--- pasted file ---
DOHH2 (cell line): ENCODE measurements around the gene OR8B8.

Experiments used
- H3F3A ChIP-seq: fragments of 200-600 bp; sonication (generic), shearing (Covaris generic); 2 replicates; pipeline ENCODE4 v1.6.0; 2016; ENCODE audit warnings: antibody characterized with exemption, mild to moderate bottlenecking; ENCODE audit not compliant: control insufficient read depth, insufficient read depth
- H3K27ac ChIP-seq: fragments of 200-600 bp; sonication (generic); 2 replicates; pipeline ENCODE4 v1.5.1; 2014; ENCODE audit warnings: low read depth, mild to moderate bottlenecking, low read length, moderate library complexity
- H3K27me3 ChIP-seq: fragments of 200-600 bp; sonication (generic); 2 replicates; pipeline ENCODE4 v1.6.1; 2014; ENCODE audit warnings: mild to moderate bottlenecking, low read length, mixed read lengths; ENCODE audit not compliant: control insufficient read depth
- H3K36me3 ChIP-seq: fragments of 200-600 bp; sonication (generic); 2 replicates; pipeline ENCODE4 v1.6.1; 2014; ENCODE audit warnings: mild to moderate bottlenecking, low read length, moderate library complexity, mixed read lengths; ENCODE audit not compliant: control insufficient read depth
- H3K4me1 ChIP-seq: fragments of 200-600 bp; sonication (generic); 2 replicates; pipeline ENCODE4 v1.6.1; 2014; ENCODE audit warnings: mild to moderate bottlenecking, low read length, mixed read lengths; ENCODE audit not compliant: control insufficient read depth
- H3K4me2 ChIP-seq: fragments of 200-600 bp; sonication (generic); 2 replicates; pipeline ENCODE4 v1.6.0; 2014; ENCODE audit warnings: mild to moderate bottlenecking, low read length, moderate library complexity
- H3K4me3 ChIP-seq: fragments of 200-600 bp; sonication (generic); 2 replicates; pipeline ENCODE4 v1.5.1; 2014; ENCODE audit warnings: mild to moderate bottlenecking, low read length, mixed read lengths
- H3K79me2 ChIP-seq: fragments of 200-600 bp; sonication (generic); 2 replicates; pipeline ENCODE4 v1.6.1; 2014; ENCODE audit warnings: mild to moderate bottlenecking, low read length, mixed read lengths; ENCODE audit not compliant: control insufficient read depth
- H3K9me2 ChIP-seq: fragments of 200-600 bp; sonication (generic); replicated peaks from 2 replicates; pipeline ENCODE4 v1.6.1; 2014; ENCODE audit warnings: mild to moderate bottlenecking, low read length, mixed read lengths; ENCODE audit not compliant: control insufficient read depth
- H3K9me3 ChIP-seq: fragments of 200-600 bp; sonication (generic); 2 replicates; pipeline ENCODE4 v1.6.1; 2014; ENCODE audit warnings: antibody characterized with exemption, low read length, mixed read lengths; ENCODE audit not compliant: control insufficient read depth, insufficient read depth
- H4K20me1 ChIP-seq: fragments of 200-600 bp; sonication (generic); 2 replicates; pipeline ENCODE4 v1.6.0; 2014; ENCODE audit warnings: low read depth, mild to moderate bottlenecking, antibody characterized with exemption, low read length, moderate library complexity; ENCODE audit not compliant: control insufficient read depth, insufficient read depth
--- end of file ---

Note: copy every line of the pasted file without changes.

DOHH2 (cell line): ENCODE measurements around the gene OR8B8.

Experiments used
- H3F3A ChIP-seq: fragments of 200-600 bp; sonication (generic), shearing (Covaris generic); 2 replicates; pipeline ENCODE4 v1.6.0; 2016; ENCODE audit warnings: antibody characterized with exemption, mild to moderate bottlenecking; ENCODE audit not compliant: control insufficient read depth, insufficient read depth
- H3K27ac ChIP-seq: fragments of 200-600 bp; sonication (generic); 2 replicates; pipeline ENCODE4 v1.5.1; 2014; ENCODE audit warnings: low read depth, mild to moderate bottlenecking, low read length, moderate library complexity
- H3K27me3 ChIP-seq: fragments of 200-600 bp; sonication (generic); 2 replicates; pipeline ENCODE4 v1.6.1; 2014; ENCODE audit warnings: mild to moderate bottlenecking, low read length, mixed read lengths; ENCODE audit not compliant: control insufficient read depth
- H3K36me3 ChIP-seq: fragments of 200-600 bp; sonication (generic); 2 replicates; pipeline ENCODE4 v1.6.1; 2014; ENCODE audit warnings: mild to moderate bottlenecking, low read length, moderate library complexity, mixed read lengths; ENCODE audit not compliant: control insufficient read depth
- H3K4me1 ChIP-seq: fragments of 200-600 bp; sonication (generic); 2 replicates; pipeline ENCODE4 v1.6.1; 2014; ENCODE audit warnings: mild to moderate bottlenecking, low read length, mixed read lengths; ENCODE audit not compliant: control insufficient read depth
- H3K4me2 ChIP-seq: fragments of 200-600 bp; sonication (generic); 2 replicates; pipeline ENCODE4 v1.6.0; 2014; ENCODE audit warnings: mild to moderate bottlenecking, low read length, moderate library complexity
- H3K4me3 ChIP-seq: fragments of 200-600 bp; sonication (generic); 2 replicates; pipeline ENCODE4 v1.5.1; 2014; ENCODE audit warnings: mild to moderate bottlenecking, low read length, mixed read lengths
- H3K79me2 ChIP-seq: fragments of 200-600 bp; sonication (generic); 2 replicates; pipeline ENCODE4 v1.6.1; 2014; ENCODE audit warnings: mild to moderate bottlenecking, low read length, mixed read lengths; ENCODE audit not compliant: control insufficient read depth
- H3K9me2 ChIP-seq: fragments of 200-600 bp; sonication (generic); replicated peaks from 2 replicates; pipeline ENCODE4 v1.6.1; 2014; ENCODE audit warnings: mild to moderate bottlenecking, low read length, mixed read lengths; ENCODE audit not compliant: control insufficient read depth
- H3K9me3 ChIP-seq: fragments of 200-600 bp; sonication (generic); 2 replicates; pipeline ENCODE4 v1.6.1; 2014; ENCODE audit warnings: antibody characterized with exemption, low read length, mixed read lengths; ENCODE audit not compliant: control insufficient read depth, insufficient read depth
- H4K20me1 ChIP-seq: fragments of 200-600 bp; sonication (generic); 2 replicates; pipeline ENCODE4 v1.6.0; 2014; ENCODE audit warnings: low read depth, mild to moderate bottlenecking, antibody characterized with exemption, low read length, moderate library complexity; ENCODE audit not compliant: control insufficient read depth, insufficient read depth